By Ed Royce, Policy Director, Brownstein Hyatt Farber Schreck
In a 1938 fireside chat, President Franklin Delano Roosevelt told Americans, “To reach a port we must set sail. Sail, not tie at anchor.
Sail, not drift.” He was pitching his vision for defeating the Great Depression. Today, FDR’s words could take on a more literal meaning. The ports he spoke about represent a gateway for the United States and, under the pandemic-induced stress on global supply chains, they are struggling.
But with urgent and sustained congressionally authorized federal support, the U.S. port infrastructure could be revitalized to greatly boost our economy.
Our country is one of the largest exporters of goods in the world, with hundreds of billions of dollars of agricultural items, energy, heavy machinery and innumerable goods being shipped through U.S. ports to foreign customers each year. Port facilities are a growing employer in the U.S. From 2014 to 2018, the number of American jobs supported by ports increased by 7.7 million to reach 30.8 million. Over the same period, the annual salary for port workers rose, as did the tax revenue and economic output generated by the port sector. Ports contributed to 26% of U.S. gross domestic product in 2018, totaling about $5.4 trillion.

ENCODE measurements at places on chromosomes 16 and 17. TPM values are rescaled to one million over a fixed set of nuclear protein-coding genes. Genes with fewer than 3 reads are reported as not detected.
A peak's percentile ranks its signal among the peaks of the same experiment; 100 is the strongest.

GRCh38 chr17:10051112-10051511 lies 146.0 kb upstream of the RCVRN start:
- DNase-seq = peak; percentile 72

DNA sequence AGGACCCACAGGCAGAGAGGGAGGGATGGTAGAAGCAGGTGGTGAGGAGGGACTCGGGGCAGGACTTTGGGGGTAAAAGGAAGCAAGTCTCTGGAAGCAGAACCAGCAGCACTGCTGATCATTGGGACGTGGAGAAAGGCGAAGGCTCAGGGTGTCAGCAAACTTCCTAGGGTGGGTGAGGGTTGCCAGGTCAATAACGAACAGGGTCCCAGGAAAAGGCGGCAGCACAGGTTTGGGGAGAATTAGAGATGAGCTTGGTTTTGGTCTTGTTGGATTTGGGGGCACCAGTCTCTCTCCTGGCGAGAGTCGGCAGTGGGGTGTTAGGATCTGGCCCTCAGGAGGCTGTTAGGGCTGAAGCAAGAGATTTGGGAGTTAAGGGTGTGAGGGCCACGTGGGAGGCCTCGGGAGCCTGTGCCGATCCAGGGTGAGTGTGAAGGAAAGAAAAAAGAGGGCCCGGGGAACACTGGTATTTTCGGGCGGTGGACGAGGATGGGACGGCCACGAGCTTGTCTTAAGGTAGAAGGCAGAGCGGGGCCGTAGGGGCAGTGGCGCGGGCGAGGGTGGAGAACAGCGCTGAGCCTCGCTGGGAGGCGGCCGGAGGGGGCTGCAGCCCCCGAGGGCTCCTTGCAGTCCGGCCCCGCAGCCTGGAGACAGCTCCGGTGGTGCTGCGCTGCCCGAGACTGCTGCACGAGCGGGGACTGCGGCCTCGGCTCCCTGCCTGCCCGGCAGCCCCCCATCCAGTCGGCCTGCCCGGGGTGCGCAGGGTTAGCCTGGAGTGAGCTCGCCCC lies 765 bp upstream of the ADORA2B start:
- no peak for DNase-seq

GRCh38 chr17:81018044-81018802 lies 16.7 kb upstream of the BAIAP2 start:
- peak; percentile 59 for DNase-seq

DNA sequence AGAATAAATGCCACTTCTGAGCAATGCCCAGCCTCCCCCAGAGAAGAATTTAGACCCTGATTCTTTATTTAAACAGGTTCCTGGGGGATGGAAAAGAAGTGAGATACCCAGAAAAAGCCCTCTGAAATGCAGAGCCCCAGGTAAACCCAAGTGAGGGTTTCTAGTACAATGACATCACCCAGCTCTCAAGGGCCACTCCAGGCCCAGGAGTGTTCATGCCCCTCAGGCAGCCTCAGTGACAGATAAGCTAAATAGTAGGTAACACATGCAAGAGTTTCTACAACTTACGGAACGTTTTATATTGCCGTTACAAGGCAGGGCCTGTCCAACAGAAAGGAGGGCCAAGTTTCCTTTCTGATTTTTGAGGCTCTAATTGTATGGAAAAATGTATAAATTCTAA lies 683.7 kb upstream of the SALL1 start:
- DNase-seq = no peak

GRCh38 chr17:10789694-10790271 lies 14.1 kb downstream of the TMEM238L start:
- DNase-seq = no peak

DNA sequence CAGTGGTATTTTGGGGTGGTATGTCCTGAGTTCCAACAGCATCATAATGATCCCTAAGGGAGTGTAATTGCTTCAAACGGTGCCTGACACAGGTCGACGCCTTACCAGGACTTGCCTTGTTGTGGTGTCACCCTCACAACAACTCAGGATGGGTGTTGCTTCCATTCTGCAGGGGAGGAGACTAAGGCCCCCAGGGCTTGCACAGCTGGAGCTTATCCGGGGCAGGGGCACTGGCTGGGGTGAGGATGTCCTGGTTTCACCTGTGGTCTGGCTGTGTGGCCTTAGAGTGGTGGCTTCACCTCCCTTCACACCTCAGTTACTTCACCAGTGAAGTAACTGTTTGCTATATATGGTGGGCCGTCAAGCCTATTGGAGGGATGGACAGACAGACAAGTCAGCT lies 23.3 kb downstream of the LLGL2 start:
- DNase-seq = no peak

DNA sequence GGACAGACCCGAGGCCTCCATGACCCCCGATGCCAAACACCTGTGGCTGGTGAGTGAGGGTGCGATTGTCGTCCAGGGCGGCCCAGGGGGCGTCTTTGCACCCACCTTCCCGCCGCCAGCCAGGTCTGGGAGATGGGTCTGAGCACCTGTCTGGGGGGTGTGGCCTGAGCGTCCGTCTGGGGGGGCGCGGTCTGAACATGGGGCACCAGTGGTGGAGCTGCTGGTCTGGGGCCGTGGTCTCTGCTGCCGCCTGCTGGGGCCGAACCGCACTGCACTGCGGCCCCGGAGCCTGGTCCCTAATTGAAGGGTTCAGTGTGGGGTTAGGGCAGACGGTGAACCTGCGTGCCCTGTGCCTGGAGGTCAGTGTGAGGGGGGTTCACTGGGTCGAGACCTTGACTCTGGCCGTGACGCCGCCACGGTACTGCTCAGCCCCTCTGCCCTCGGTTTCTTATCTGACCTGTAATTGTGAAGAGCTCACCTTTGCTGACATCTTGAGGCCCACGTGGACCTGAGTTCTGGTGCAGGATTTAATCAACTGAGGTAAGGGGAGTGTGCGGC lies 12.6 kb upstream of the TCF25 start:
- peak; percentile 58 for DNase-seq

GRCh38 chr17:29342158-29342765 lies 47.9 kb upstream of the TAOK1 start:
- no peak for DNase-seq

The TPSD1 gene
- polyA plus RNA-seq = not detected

This port growth highlights an opportunity to further strengthen the U.S. economy and create jobs. This will be especially important given the reality that some jobs lost to COVID-19 will not return. While there has been talk of reshoring supply chains, producing more medical supplies and pharmaceuticals would not make a dent in cargo shipping numbers, and world trade will recover. Increasing the amount of cargo moved through U.S. ports would ensure higher tax revenues, helping to offset the cost of government investment in our ports.